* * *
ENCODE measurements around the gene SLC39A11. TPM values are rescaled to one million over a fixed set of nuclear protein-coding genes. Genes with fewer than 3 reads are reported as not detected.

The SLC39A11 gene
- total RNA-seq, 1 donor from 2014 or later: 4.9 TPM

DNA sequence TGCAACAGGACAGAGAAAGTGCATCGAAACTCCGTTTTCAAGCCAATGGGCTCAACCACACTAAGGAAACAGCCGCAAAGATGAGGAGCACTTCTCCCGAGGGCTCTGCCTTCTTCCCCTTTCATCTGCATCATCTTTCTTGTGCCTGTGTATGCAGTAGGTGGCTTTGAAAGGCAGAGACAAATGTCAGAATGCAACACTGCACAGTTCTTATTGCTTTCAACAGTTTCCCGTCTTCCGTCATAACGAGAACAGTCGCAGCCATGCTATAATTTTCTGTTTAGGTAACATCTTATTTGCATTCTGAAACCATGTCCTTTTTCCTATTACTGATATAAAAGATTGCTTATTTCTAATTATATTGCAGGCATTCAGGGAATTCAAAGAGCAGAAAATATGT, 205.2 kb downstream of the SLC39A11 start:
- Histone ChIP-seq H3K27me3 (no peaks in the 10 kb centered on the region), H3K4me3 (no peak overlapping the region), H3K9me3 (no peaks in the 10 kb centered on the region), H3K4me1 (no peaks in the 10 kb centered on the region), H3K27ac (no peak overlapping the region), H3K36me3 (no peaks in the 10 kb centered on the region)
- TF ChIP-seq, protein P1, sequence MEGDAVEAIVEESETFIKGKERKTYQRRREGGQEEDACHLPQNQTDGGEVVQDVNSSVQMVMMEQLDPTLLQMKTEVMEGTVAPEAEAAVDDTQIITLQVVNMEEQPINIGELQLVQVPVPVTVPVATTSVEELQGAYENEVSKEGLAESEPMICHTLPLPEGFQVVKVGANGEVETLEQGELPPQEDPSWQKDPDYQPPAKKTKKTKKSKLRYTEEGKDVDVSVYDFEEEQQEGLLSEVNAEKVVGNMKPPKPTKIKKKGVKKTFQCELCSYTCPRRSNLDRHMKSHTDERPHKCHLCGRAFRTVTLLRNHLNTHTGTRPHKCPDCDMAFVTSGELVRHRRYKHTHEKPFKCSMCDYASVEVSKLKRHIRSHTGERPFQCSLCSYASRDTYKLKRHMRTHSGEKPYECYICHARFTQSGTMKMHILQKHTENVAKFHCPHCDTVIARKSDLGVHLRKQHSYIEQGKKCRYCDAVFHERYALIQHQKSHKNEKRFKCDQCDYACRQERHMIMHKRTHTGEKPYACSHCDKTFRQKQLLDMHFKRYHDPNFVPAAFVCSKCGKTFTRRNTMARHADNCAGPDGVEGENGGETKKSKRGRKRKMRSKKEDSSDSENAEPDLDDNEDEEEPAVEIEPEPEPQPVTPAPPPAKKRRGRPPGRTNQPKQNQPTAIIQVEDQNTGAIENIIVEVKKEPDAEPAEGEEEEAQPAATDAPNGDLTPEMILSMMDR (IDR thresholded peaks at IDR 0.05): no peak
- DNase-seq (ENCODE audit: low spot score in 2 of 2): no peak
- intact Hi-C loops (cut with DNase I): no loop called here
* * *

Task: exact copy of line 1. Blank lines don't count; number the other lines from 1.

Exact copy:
ENCODE measurements around the gene SLC39A11. TPM values are rescaled to one million over a fixed set of nuclear protein-coding genes. Genes with fewer than 3 reads are reported as not detected.